The French government is considering changing speeding laws so that drivers will not lose points on their licence if they are caught going just a few kilometres over the speed limit.

France proposes getting rid of penalties for 'minor' speeding offences

France’s Interior Ministry is considering changing its current rules for minor speeding violations – proposing getting rid of the penalty for drivers who only violate the rule by going just a few kilometres over the speed limit.

The Ministry has not laid out a timeline for when this could come into effect, but they said they are currently in the preliminary stages of studying how the change could be carried out.

“The fine of course remains,” said the Interior Ministry to French daily Le Parisien.

That is to say you can still be fined for going five kilometres over the speed limit, but there might not be any more lost points for driving a couple kilometres over the posted limit. 

READ ALSO These are the offences that can cost you points on your driving licence

Of the 13 million speeding tickets issued each year in France, 58 percent are for speeding violations of less than 5 km per hour over the limit, with many coming from automated radar machines.

How does the current rule work?

The rule itself is already a bit flexible, depending on where the speeding violation occurs.

If the violation happens in an urban area or low-speed zone (under 50 km per hour limit), then it is considered a 4th class offence, which involves a fixed fine of €135. Drivers can also lose a point on their licences as a penalty for this offence.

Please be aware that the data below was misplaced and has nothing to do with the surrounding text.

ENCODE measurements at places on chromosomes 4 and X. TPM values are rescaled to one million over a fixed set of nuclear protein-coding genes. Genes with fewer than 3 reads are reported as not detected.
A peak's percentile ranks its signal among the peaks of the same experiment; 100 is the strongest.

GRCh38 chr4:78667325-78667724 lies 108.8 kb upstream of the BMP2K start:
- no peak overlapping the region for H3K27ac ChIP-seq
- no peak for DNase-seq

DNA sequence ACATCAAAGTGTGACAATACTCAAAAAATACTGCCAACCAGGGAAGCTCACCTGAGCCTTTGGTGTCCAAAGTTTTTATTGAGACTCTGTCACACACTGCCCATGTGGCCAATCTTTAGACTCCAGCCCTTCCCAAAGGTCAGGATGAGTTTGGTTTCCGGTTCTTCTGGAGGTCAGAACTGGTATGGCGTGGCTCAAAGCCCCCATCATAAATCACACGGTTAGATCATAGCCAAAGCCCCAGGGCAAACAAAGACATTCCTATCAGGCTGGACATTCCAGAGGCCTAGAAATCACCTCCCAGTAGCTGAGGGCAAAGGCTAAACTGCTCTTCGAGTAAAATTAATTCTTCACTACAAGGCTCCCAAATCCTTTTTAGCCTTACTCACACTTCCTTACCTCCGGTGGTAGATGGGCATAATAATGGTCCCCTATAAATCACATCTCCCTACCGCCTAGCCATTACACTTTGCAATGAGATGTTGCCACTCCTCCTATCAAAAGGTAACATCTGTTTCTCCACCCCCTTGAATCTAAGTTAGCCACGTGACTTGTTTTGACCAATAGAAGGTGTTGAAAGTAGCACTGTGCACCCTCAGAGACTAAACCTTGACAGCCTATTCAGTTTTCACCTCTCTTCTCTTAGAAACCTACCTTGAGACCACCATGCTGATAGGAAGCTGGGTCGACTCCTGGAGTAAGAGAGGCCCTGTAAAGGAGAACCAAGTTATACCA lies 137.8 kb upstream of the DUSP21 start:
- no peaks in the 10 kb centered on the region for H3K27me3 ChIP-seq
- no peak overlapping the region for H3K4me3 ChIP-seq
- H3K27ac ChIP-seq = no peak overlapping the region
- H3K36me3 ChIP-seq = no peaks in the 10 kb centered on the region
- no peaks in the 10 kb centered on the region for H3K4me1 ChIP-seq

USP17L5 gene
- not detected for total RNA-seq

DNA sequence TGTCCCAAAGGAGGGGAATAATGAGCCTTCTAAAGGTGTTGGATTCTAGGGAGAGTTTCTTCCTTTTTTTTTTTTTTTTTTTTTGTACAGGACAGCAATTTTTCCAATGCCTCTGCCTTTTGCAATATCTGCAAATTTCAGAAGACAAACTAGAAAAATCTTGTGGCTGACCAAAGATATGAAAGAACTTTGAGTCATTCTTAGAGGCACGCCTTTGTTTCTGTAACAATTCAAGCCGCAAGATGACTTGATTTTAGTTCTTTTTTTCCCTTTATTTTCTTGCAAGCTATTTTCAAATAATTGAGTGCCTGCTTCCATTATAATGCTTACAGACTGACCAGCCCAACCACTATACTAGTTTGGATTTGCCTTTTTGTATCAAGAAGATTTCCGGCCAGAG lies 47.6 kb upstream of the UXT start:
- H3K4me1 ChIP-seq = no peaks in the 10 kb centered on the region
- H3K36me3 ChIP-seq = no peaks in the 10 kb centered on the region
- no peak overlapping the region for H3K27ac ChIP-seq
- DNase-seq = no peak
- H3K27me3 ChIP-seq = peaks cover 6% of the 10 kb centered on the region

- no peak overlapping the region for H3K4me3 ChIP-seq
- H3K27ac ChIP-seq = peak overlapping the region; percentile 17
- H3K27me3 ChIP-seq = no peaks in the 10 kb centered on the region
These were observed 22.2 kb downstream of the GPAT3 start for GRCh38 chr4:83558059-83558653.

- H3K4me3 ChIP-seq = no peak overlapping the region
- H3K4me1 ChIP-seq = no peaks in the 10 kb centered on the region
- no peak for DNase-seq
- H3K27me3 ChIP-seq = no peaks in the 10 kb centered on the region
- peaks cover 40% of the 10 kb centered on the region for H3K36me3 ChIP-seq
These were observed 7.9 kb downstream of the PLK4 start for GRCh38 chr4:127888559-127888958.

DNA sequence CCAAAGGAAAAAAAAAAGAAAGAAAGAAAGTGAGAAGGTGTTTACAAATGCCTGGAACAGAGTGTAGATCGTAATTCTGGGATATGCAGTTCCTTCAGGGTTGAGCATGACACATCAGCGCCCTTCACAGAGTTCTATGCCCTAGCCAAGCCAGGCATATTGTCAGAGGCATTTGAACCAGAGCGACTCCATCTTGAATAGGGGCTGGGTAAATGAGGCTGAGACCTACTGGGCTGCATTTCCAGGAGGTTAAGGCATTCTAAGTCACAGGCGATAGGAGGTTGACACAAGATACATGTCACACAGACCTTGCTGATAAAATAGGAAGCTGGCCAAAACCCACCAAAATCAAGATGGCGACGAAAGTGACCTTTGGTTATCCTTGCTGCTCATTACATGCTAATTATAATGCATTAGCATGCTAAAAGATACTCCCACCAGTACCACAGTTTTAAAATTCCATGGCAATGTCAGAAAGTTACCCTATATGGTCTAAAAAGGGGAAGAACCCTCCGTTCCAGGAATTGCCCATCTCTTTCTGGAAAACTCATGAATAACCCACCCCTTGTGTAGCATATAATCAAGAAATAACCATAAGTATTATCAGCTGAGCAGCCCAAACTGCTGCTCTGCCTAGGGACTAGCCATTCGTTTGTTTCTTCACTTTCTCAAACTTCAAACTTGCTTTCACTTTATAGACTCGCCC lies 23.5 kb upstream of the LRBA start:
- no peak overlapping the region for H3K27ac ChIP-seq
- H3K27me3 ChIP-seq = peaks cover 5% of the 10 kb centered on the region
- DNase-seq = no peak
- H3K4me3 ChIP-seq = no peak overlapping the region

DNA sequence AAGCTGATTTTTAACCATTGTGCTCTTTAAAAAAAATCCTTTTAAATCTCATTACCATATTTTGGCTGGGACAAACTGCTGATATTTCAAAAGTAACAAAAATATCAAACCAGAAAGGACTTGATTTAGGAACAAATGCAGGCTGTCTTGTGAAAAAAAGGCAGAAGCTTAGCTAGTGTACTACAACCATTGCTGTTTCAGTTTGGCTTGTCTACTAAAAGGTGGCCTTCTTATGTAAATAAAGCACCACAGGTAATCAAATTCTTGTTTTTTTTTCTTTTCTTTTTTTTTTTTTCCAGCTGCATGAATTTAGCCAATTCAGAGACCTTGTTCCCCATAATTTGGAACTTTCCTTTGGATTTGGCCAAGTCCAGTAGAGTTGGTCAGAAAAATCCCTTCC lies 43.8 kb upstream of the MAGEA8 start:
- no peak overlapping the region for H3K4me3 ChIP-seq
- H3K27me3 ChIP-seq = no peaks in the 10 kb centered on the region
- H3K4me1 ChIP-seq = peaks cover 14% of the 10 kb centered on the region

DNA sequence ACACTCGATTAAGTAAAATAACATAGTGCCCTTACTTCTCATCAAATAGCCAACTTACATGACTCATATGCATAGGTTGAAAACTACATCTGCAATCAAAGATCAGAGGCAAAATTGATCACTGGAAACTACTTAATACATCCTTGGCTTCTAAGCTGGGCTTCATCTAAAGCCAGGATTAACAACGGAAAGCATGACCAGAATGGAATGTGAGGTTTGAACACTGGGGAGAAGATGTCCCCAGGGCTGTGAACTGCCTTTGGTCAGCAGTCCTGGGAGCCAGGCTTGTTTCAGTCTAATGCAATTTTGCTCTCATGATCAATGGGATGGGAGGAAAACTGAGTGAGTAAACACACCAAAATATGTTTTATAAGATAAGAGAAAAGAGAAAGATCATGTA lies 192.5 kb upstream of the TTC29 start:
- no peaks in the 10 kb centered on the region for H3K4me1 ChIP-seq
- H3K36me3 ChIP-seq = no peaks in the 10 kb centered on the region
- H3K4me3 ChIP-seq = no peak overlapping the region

Whereas, on highways and high-speed roads, the consequences of speeding by 5 km per hour are less severe. The offence is only considered 3rd class, which means the fixed fine is €68. There is still the possibility of losing a point on your licence, however. 

How do people feel about this?

Pierre Chasseray, a representative from the organisation “40 Millions d’Automobilistes,” thinks the government should do away with all penalties for minor speeding offences, including fines. He told French daily Le Parisien that this is only a “first step.”

Meanwhile, others are concerned that the move to get rid of points-deductions could end up encouraging people to speed, as they’ll think there is no longer any consequence.

To avoid being accused of carelessness, France’s Interior Ministry is also promising to become “firmer” with regards to people who use other people’s licences in order to get out of losing points – say by sending their spouse’s or grandmother’s instead of their own after being caught speeding. The Interior Ministry plans to digitalise license and registration in an effort to combat this. 

Ultimately, if you are worried about running out of points on your licence, there are still ways to recover them.

You can recover your points after six months of driving without committing any other offences, and there are also awareness training courses that allow you to gain your points back. It should be noted, however, that these trainings typically cost between €150 and €250, and they do not allow you to regain more than four points.